It doesn't matter if you're 18 or 50... as an adult you have a RESPONSIBILITY to treat those you live with with kindness & respect, and to take extra care with people who love you, because they worry about you being safe, happy, and successful. She had us think about what we would do if a room mate came screaming at us, or was slamming the doors, or was keeping us awake... etc., etc., etc. Things that become "okay" in families, for some reason. And what recourses we'd have (since she expected we'd get at least 1 lousy room mate in our lives, or one abusive boyfriend/girlfriend). From talking about the problem to calling the cops and having the person forcibly evicted/ restraining order, not keeping hard things secret from those who love us, etc.. Ditto she had us start journaling OUR behavior for a month to see how it would "translate" in the real world / what we could legally do to prevent someone treating US the way we were treating others. It REALLY helped to see my parents and family as PEOPLE.

MY parents demanded obedience. SHE demanded understanding. Understanding the reasons behind behaviors was about a zillion times more useful to me.

This is the same mum who when her kids were 16 just "left" for 24 hours without telling any of them, so the kids were *beside* themselves with worry. Her kids had been breaking curfew. When she came home she used the same lines on them that they had been using on her.

Same token, (same year even maybe) at one point she made each child responsible for all grocery shopping and cooking for a week. It worked so well that both children were responsible for 1 week a month. ESP since both kids had activites and stuff so they'd have to work out schedules to make sure the family got fed / aka there was no "out". The could occasionally trade a day IF the other was willing/able, but by and large their week was their week. And if they cheated and served Ramen, they'd get an EARFUL from the others who had to eat it.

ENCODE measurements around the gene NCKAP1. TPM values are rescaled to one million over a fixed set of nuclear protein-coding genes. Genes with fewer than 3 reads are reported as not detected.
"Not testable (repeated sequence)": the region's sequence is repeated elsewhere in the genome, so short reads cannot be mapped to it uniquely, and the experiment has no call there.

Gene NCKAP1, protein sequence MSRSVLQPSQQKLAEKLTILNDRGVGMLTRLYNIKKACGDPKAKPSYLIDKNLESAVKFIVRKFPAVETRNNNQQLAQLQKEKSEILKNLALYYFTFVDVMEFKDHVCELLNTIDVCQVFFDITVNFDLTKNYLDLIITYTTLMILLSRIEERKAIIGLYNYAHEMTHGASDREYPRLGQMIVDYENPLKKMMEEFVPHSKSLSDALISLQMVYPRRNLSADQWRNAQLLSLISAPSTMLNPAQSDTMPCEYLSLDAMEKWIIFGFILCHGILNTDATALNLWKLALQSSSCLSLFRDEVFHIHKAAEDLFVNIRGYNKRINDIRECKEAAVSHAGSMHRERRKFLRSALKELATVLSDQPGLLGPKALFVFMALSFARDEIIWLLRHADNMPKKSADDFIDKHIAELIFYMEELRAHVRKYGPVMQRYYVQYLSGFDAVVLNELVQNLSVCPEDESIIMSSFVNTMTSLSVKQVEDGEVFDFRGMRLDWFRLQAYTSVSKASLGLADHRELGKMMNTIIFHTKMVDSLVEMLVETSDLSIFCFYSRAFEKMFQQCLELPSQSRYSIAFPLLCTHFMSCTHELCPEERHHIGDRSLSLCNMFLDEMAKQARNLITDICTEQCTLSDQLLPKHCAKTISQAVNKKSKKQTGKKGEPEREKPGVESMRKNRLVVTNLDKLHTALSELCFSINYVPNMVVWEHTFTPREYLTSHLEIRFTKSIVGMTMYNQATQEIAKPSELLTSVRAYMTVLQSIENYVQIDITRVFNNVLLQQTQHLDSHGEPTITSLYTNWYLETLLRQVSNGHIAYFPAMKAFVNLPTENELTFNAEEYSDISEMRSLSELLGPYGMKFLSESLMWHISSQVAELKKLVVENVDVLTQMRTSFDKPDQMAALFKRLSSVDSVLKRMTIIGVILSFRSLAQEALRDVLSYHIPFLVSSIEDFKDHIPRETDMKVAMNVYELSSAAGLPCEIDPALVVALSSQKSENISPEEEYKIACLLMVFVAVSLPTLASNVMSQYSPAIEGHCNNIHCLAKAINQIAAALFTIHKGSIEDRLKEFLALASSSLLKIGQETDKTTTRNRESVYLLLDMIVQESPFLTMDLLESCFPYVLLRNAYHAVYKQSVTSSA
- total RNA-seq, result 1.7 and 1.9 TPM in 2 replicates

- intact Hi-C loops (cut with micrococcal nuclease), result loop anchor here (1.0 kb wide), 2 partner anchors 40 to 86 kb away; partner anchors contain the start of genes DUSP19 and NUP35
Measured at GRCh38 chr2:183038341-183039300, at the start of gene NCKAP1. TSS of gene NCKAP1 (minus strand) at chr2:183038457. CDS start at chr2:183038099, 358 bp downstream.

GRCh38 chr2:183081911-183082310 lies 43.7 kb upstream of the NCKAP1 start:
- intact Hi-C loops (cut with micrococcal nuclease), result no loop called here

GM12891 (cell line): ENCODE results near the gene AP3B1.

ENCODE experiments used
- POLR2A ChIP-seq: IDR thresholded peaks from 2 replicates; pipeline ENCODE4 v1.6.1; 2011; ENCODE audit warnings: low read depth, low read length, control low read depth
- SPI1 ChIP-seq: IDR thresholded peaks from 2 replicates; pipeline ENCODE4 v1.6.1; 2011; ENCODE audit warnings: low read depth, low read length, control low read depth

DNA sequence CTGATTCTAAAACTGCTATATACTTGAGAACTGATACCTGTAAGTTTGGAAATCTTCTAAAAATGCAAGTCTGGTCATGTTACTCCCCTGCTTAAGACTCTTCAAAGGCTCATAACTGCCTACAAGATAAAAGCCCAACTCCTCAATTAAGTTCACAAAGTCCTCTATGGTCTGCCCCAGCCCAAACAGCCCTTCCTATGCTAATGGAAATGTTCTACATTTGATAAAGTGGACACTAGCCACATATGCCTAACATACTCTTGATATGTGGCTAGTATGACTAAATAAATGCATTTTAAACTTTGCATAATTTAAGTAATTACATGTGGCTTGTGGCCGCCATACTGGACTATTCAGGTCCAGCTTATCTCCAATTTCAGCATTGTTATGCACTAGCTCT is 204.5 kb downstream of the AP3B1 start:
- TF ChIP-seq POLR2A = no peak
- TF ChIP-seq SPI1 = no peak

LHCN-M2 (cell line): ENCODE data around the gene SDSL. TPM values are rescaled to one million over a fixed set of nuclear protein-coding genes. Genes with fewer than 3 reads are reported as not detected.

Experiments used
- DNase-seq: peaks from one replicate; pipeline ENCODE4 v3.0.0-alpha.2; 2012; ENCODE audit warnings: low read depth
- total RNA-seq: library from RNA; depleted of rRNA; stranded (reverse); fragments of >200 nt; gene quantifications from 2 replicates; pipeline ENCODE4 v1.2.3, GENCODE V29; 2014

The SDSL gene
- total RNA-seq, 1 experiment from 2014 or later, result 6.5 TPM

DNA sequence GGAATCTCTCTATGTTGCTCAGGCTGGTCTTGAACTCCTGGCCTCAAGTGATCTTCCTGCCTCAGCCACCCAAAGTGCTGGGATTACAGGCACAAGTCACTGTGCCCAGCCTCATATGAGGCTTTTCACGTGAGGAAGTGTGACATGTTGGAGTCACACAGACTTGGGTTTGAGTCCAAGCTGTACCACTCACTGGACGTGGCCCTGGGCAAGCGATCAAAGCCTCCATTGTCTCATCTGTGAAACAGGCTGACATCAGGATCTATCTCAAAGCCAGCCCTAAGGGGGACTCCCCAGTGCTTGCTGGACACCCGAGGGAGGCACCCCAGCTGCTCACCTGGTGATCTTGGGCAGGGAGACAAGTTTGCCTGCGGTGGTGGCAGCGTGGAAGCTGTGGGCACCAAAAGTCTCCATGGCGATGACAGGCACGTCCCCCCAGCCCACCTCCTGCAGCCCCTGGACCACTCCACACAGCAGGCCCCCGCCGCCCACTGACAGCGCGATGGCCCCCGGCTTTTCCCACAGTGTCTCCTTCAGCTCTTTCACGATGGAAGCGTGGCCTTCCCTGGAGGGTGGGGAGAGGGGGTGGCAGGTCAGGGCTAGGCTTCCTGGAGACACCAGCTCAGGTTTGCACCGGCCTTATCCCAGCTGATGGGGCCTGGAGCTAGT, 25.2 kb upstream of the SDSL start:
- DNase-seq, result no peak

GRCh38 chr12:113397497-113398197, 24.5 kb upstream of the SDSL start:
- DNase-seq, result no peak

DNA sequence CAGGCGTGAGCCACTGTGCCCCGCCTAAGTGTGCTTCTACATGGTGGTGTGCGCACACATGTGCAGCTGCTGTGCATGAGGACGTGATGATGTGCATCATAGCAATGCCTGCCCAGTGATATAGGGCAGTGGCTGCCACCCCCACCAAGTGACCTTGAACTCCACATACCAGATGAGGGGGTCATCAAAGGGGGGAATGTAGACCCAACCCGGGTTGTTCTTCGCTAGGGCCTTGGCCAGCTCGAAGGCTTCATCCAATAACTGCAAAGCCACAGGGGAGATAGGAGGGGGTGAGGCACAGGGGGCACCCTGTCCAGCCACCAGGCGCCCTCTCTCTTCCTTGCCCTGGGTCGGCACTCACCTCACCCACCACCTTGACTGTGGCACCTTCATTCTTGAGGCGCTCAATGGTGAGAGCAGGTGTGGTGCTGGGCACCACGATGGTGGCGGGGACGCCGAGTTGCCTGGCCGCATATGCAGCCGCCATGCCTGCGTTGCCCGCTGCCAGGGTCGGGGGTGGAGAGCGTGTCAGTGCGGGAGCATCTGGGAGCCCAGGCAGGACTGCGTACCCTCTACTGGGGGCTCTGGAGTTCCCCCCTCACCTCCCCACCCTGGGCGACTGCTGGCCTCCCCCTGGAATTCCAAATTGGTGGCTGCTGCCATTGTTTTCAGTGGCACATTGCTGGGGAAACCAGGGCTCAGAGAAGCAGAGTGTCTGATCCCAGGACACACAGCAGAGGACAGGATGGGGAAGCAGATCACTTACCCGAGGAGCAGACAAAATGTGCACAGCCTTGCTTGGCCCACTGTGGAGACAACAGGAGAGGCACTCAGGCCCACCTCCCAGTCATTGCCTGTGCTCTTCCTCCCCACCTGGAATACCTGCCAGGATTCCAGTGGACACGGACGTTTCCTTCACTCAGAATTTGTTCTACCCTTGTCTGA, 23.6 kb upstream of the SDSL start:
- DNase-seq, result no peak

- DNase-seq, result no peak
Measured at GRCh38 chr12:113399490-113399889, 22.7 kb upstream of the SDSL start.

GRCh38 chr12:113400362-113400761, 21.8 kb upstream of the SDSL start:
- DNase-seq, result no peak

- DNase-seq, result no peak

I really liked my BF's mum. She had a real "Let the punishment fit the crime" kind of mentality, combined with having her kids "walk a mile in her shoes" when they were being disrespectful/ taking her for granted.

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answers from Kansas City on

My house, my rules. You show me respect or it is time to leave. When she pays the bills, she can make the rules - including being able to come and go as she pleases. Time to push the bird out of the nest. Lovingly. Let her know you will not live like that.

My grandmother used to say "No one can walk on you unless you lie down and let them."

Reminds me of a quote from Eleanor Roosevelt: "No one can make you feel inferior without your consent."

*Edit* I just thought of something else that may be a factor in your daughter's behavior: drugs. Any kind of illegal (or legal, for that matter) substance can mess with her moods, make her violent, and hinder judgement. You might consider making her test for anything from misused perscriptions (popping pills) to alcohol to inhalants to illegal (street) drugs. Alcohol and inhalants are going to be hardest to detect. Best of luck to you! (HUGS)

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answers from Chicago on

I would continue to provide food and shelter. But would take away the following
and each and ever time she hits you the cops should be called. Get her thru school if you can and like a previous poster said make an exit plan so that she is out the door at graduation day. and make sure she understands that when she chooses to move out she is on her own and if she needs to move back in she will be working and paying rent. good luck this is a hard situation for all involved.

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answers from Topeka on